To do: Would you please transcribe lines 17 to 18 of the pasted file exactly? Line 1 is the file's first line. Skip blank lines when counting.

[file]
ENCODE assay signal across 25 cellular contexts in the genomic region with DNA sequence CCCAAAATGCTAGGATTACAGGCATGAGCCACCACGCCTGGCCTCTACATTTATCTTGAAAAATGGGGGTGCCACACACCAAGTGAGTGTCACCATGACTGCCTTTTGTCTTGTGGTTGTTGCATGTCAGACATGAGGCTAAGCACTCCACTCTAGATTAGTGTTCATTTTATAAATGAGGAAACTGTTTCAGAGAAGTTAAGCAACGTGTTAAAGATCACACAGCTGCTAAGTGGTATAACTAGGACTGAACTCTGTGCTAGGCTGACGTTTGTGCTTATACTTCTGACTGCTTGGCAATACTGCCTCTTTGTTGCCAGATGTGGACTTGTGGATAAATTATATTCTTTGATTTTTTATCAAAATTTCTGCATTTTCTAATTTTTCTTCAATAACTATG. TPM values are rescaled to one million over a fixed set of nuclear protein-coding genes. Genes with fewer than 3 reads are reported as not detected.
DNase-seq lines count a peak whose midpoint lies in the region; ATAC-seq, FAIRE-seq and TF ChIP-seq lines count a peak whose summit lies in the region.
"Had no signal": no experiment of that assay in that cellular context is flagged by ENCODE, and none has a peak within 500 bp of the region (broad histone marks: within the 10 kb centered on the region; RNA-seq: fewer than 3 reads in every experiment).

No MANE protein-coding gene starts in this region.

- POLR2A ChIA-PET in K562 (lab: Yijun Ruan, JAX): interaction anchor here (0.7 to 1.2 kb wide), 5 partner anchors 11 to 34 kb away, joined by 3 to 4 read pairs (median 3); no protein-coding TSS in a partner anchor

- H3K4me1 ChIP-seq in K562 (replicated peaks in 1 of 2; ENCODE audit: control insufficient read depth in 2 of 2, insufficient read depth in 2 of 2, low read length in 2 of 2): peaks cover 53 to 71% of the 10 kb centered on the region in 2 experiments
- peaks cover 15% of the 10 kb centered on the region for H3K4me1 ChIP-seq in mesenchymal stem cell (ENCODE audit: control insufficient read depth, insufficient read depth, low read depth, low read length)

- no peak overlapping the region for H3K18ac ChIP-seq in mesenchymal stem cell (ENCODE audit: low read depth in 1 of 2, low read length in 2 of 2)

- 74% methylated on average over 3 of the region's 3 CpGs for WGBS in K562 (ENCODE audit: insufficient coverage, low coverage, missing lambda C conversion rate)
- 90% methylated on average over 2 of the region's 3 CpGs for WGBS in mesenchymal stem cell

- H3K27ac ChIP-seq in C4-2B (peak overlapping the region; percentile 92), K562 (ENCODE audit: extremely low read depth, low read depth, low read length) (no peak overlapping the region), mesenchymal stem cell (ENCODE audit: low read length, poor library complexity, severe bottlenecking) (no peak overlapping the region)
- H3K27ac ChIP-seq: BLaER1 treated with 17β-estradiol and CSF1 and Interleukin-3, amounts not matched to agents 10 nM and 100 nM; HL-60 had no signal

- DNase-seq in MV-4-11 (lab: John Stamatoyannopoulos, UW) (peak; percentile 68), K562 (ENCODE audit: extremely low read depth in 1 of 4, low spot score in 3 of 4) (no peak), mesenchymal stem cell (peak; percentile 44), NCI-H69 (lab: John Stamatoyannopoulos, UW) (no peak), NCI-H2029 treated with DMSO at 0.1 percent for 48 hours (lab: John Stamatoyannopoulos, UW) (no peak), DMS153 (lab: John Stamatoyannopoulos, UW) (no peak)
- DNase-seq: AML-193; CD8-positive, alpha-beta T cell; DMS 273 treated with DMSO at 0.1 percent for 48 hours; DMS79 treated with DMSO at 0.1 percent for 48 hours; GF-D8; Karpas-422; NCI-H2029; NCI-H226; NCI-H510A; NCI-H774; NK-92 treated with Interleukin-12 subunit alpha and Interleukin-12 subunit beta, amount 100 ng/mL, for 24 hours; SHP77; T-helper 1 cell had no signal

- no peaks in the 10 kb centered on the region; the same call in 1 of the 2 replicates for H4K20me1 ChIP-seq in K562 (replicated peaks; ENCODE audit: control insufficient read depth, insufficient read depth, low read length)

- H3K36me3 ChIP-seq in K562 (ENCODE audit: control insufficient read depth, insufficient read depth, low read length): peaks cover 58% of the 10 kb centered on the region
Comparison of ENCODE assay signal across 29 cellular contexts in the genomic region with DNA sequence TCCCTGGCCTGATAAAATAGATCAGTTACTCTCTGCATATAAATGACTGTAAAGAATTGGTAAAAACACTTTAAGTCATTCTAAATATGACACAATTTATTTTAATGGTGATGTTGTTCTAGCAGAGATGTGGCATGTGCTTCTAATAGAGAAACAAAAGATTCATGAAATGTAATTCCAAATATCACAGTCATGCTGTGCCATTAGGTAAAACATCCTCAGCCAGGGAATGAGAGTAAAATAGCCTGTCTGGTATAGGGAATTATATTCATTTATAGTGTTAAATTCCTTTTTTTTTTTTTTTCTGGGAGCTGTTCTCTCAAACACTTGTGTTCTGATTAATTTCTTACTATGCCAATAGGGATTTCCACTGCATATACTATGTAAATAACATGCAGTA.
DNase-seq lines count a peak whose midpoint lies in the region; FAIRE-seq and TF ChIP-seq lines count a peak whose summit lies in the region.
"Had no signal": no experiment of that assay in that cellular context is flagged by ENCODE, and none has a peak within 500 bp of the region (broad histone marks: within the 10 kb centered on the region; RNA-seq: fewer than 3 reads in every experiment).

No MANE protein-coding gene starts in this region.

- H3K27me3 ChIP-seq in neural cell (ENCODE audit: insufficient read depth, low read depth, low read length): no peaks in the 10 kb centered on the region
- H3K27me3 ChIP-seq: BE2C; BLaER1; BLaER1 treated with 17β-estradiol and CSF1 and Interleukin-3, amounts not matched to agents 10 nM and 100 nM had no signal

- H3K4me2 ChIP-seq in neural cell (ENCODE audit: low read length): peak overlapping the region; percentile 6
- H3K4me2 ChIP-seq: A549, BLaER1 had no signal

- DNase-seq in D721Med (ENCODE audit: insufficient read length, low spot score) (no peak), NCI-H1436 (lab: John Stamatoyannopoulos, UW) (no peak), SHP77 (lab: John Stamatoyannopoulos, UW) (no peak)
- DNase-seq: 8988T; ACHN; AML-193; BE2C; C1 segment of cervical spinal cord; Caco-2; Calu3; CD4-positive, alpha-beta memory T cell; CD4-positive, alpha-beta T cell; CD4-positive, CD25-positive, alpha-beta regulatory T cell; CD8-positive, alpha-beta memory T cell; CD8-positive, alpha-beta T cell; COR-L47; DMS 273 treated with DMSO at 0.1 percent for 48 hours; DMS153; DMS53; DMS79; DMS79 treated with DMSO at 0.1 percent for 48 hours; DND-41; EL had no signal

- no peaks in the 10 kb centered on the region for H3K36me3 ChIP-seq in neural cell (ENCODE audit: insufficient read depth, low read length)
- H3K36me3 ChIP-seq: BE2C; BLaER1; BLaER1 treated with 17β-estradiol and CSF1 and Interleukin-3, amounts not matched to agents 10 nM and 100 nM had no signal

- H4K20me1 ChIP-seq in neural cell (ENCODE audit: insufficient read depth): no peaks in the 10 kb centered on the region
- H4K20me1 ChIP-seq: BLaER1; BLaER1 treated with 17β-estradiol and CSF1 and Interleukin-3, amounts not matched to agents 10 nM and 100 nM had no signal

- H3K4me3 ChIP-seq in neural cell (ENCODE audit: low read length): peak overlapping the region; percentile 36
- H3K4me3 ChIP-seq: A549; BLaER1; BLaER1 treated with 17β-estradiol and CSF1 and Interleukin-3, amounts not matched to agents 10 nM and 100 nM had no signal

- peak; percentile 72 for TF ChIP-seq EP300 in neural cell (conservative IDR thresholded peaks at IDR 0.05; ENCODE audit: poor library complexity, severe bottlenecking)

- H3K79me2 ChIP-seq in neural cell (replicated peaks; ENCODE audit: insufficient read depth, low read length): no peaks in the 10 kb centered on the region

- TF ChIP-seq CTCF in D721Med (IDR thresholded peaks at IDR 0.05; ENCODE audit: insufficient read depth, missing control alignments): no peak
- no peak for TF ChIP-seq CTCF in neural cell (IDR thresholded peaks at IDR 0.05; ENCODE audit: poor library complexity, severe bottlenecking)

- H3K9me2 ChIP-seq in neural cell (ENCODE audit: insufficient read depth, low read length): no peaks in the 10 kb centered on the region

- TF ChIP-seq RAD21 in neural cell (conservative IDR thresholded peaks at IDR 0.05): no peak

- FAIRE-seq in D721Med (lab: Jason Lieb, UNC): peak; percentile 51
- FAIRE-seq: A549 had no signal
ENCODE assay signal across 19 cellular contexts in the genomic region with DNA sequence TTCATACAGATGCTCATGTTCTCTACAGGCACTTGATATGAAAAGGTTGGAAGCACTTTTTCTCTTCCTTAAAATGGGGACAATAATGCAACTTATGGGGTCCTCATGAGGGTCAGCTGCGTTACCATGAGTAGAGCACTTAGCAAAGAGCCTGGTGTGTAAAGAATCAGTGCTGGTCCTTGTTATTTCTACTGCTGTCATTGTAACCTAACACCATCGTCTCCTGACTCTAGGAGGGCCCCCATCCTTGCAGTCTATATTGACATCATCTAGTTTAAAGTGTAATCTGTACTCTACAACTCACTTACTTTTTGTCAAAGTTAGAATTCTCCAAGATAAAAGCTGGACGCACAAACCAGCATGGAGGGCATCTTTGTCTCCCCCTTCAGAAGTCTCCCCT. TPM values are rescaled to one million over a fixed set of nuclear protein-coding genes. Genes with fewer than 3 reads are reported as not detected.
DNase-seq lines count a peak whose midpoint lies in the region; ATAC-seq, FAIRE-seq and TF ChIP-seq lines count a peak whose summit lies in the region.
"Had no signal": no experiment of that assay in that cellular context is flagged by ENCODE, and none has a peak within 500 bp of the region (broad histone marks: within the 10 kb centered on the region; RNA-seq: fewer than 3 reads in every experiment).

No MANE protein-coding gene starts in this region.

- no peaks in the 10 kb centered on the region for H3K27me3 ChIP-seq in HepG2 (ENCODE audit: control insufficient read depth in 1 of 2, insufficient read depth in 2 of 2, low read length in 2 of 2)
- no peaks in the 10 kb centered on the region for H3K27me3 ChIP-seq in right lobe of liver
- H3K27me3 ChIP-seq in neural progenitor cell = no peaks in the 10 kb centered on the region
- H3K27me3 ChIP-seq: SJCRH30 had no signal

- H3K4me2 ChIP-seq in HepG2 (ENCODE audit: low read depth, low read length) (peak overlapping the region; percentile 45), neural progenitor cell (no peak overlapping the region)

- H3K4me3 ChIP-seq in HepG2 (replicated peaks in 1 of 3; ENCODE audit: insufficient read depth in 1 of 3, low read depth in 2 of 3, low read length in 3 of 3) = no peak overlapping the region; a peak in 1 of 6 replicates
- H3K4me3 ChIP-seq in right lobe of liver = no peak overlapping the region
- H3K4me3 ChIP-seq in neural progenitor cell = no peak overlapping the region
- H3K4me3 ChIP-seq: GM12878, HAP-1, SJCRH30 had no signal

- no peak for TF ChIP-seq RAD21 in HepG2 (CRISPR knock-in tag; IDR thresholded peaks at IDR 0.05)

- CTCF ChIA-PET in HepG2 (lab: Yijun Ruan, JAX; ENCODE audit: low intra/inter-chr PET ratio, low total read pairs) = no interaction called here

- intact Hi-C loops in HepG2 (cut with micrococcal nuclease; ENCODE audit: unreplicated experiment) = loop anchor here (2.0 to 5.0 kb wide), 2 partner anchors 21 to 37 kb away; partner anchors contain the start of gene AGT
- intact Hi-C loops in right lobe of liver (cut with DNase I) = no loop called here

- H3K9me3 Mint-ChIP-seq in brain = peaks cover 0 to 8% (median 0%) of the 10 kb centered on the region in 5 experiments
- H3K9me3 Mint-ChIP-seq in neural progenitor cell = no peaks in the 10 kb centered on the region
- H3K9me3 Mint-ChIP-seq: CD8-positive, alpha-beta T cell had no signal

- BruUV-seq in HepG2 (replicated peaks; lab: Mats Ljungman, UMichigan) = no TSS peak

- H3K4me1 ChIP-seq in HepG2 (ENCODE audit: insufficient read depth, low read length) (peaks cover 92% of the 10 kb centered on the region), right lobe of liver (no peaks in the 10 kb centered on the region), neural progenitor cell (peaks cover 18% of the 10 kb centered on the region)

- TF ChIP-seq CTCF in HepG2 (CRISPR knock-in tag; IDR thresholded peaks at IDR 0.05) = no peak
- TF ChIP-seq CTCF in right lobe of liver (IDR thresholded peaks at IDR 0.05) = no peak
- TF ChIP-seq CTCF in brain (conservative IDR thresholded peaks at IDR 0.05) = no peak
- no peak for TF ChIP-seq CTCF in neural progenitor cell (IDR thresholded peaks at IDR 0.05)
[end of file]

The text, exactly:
Comparison of ENCODE assay signal across 29 cellular contexts in the genomic region with DNA sequence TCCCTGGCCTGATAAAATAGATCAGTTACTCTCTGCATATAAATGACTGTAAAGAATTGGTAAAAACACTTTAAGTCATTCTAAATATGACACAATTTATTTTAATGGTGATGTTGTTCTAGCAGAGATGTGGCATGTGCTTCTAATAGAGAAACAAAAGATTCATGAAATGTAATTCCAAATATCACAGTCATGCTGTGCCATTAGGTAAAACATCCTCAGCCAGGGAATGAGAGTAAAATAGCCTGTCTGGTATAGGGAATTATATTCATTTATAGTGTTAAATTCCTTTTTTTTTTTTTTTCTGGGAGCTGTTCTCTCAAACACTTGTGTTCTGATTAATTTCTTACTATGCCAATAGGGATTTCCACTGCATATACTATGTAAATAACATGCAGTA.
DNase-seq lines count a peak whose midpoint lies in the region; FAIRE-seq and TF ChIP-seq lines count a peak whose summit lies in the region.